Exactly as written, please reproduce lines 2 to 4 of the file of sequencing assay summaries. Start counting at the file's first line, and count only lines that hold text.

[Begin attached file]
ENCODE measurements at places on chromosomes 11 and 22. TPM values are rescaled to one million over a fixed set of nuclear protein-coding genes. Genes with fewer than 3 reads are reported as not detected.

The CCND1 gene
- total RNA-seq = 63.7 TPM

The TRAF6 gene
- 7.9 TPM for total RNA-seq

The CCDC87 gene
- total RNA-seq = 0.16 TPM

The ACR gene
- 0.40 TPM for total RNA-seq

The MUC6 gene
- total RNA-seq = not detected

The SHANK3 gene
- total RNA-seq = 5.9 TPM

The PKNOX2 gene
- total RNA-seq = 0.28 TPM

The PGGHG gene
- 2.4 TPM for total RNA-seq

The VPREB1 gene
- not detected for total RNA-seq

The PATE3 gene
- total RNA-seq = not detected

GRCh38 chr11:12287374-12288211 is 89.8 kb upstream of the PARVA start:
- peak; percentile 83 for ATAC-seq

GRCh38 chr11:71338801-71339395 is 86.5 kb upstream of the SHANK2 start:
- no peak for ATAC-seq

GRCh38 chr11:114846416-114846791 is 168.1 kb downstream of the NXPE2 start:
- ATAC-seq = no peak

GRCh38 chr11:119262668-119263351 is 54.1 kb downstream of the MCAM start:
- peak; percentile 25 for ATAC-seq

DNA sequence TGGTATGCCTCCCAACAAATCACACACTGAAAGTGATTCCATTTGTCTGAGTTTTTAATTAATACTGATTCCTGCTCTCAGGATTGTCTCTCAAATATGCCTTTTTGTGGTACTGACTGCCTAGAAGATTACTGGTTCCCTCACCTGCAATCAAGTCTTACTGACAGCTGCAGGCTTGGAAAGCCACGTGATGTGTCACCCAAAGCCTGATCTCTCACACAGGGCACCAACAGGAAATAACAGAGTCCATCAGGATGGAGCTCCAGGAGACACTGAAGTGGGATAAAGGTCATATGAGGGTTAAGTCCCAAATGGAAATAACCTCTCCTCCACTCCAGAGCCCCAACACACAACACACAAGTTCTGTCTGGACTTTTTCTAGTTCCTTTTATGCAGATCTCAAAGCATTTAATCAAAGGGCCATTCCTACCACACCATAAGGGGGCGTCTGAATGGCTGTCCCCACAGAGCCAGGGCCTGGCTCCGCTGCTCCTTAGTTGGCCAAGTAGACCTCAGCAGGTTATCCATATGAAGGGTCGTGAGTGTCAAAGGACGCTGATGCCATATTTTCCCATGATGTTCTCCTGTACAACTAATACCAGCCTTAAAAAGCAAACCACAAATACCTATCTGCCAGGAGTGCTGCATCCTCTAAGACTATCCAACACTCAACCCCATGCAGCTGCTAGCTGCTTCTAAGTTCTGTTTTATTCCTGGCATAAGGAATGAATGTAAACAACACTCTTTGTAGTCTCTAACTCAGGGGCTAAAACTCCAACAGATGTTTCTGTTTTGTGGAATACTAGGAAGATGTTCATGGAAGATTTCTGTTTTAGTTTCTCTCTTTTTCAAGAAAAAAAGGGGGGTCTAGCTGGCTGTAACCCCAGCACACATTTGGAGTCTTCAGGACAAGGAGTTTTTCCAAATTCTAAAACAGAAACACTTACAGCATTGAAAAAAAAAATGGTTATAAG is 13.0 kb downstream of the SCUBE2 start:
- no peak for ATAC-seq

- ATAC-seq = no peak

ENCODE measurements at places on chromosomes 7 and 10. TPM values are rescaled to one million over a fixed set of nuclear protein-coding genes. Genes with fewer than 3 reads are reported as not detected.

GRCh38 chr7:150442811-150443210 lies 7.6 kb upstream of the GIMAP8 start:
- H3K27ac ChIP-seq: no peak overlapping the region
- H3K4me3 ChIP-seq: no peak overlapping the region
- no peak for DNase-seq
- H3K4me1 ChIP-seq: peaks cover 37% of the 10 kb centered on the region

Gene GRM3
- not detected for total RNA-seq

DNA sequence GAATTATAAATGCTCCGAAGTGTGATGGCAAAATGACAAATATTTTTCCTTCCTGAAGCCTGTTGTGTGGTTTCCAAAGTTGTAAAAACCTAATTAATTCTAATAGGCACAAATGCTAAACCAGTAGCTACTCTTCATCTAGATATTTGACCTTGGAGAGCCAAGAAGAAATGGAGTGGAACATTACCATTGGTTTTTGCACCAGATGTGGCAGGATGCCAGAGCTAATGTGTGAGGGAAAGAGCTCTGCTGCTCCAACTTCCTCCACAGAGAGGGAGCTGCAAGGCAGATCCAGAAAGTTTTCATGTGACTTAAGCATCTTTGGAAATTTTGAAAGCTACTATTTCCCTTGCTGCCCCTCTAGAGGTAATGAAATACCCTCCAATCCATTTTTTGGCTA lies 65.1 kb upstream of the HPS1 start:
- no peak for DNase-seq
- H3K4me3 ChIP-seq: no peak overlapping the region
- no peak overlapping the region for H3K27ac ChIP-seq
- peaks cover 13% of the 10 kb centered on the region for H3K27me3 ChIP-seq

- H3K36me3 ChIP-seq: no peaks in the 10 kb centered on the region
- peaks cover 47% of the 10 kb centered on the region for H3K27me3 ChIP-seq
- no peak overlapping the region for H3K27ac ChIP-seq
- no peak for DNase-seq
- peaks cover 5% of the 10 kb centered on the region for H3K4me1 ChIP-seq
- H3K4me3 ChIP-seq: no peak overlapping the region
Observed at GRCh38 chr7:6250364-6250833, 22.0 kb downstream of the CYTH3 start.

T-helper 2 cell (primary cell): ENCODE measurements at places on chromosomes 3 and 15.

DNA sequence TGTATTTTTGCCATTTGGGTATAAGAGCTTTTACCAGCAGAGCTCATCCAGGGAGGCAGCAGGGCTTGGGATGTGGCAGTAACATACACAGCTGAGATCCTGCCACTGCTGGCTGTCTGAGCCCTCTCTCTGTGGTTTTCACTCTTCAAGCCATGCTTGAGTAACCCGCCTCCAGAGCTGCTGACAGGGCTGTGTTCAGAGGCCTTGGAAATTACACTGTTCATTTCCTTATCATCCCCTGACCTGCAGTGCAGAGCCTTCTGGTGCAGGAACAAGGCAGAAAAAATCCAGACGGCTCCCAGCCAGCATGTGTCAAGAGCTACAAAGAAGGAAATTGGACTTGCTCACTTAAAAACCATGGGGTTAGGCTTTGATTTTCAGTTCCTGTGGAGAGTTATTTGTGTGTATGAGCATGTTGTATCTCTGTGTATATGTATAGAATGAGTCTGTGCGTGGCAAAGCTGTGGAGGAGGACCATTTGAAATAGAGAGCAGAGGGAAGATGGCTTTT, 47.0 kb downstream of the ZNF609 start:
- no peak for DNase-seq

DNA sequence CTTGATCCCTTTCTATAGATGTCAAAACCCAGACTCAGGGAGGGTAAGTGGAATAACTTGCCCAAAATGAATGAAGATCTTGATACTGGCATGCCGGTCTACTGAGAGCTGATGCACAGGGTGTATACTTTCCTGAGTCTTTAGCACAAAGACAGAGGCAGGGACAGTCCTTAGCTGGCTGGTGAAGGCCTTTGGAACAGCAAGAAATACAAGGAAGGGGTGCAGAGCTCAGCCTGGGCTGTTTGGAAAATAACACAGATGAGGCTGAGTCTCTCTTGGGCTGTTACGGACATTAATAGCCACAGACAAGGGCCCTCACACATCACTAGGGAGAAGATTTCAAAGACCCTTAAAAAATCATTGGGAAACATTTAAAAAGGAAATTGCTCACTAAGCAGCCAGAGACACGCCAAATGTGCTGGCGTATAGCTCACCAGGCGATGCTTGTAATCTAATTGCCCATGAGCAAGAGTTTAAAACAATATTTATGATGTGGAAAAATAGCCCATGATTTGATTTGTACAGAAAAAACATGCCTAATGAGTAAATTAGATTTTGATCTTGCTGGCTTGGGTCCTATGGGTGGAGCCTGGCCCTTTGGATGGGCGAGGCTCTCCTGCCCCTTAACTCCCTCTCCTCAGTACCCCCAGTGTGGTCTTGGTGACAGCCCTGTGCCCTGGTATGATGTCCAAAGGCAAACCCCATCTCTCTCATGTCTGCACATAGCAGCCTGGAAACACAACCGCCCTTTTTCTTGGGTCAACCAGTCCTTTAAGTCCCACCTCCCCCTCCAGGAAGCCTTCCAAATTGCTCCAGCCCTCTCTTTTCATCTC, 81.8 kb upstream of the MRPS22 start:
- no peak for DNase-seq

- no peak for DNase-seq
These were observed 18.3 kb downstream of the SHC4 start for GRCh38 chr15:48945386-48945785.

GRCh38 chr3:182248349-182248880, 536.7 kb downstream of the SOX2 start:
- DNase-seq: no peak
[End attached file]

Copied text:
The CCND1 gene
- total RNA-seq = 63.7 TPM

The TRAF6 gene